Earlier this month, EY, the mega accounting firm and one of the Big 4 accounting firms, announced plans to spin off into two separate businesses. One business would be devoted exclusively to providing audits to EY clients. The other business would be devoted to providing a variety of consulting services to EY’s business clients. The consulting business will likely be a public company which suggests where EY is putting its future priorities.


The split must be approved by some 10,000 EY global partners, which will take some time. The thought is that this split will eliminate conflicts created by EY’s auditing function. The split will remove obstacles to the consulting and business services EY can provide.


Why is this relevant to a legal?


Why is this relevant to a legal? By spinning off the auditing function and the conflicts it creates, EY will be able to provide sophisticated legally related consulting services to a broader group of business clients. These services include many services that law firms have traditionally provided. Services for which a lawyer is not really needed or needed less and less as the potential of AI and automation increases.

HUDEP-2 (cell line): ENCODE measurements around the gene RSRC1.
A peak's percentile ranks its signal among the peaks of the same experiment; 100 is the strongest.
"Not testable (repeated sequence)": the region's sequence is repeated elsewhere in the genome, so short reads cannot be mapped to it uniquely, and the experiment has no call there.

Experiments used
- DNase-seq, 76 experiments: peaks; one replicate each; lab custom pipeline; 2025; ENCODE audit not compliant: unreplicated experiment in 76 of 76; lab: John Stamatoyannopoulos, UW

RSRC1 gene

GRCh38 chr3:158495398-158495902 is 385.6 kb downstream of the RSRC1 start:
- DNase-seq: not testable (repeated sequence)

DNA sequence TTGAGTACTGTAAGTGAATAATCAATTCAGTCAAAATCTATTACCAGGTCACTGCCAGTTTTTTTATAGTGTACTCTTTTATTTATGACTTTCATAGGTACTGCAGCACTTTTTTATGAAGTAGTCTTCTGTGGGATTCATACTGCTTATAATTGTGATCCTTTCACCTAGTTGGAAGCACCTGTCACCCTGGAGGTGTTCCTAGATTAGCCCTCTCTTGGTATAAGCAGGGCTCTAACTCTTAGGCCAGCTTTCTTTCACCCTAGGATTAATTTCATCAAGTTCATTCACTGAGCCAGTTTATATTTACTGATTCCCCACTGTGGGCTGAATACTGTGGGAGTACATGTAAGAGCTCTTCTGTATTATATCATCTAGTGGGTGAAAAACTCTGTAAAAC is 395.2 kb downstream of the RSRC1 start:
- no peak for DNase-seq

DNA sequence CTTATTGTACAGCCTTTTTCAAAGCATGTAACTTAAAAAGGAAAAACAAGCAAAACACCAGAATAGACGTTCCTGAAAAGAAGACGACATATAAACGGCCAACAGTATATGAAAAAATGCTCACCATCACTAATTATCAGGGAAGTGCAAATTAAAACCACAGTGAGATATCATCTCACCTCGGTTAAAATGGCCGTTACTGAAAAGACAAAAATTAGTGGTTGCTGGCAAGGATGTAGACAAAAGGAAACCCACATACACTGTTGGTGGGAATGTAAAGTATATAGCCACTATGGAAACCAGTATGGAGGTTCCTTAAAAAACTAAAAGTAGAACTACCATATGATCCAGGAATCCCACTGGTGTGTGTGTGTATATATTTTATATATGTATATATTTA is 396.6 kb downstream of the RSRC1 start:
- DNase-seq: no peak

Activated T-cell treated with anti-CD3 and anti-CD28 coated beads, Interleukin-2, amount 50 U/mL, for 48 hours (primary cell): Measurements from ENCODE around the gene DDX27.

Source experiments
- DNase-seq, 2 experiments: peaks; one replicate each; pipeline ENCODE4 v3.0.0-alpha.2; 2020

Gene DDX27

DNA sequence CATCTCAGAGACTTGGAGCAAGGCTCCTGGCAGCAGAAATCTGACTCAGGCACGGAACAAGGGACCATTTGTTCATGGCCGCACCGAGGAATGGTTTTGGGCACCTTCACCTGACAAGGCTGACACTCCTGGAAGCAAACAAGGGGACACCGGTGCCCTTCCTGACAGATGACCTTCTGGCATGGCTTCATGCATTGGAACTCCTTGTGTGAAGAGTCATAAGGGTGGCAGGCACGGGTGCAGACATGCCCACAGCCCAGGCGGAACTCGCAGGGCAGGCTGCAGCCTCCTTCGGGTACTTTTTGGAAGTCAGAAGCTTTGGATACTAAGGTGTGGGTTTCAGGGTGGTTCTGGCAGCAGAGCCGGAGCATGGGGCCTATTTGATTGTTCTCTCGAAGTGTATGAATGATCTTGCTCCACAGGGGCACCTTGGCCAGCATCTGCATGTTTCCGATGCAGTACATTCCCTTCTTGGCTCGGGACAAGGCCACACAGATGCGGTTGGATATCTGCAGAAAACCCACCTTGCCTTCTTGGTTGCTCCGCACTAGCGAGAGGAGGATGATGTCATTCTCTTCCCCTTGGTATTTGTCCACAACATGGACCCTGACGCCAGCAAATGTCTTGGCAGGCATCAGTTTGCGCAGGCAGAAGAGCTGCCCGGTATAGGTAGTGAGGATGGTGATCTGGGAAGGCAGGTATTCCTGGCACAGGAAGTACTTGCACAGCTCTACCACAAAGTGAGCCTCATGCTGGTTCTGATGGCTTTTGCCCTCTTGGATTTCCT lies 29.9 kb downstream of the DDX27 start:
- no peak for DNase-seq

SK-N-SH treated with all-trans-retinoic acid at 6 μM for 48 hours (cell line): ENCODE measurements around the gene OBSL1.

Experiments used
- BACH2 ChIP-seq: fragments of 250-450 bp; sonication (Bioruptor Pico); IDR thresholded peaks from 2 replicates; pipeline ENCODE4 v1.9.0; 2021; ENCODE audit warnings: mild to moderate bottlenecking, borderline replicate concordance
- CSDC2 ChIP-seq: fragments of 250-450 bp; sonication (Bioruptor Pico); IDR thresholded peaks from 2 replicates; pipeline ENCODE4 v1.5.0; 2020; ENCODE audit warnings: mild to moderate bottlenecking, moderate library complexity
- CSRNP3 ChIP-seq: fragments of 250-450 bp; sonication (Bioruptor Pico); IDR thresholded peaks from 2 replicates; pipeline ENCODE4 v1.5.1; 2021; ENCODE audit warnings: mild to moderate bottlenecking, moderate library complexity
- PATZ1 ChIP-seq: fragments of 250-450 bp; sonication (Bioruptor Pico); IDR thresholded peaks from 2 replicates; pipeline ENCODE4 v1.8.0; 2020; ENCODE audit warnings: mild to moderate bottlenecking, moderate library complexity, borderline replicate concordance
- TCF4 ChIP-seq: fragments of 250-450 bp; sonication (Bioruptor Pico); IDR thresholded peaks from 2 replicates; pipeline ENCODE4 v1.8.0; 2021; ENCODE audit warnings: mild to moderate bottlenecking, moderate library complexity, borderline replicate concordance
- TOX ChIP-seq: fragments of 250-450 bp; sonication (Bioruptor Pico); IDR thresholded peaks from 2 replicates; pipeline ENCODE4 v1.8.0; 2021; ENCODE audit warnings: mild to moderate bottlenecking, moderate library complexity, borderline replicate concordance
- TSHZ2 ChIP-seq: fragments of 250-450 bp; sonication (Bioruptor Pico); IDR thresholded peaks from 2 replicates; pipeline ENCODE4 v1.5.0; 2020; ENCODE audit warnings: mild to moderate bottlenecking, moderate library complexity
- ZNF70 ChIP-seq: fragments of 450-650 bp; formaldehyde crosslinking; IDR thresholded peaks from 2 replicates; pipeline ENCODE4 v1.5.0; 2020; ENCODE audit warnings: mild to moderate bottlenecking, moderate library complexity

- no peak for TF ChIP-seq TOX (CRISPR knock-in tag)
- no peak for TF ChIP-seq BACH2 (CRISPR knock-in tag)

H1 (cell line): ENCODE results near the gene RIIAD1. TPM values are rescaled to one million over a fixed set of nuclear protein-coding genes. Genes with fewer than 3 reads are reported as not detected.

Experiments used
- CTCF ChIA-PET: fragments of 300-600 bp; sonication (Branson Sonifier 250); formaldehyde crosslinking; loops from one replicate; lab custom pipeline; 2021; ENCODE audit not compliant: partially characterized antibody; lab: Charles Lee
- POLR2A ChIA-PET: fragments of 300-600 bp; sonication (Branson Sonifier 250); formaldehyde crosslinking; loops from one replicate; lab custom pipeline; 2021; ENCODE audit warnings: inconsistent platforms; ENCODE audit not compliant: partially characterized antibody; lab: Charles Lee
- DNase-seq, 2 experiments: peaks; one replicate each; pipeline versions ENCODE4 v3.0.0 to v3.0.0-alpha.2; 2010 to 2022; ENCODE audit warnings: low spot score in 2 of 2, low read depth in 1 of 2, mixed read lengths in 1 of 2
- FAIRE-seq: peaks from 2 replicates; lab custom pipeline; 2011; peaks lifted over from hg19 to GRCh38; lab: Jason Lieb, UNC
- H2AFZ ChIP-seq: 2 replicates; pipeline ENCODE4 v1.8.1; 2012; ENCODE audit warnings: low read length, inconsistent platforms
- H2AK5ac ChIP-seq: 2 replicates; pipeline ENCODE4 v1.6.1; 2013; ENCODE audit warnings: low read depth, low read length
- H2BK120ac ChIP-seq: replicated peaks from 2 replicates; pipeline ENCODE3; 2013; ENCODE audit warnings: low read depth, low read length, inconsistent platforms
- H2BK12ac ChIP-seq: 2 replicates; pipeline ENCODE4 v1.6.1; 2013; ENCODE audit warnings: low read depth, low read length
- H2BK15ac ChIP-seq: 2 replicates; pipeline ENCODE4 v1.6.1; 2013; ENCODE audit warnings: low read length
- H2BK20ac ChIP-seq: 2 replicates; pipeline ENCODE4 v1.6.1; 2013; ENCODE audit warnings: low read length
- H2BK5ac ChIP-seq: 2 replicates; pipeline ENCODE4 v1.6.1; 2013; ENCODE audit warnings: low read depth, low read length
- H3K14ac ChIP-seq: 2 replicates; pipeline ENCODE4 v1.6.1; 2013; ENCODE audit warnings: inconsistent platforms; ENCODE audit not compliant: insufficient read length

I predicted some time ago that a Big 4 firm might take this step. . And it will place the accounting firms in indirect competition with law firms worldwide and, more particularly, in the US.


I say indirectly because it’s unlikely that an accounting firm will actually “practice law,” at least in the traditional US sense. Trials and pure legal advice are probably not something EY wants to do. But, like other accounting firms, EY views legal problems quite differently than law firms. Accounting firm leaders would tell you there are no legal problems. There are only business problems with legal implications. This diferant conceptual attituded enables accounting firms to make inroads into what law firms and, for that matter, other ALSPs now provide.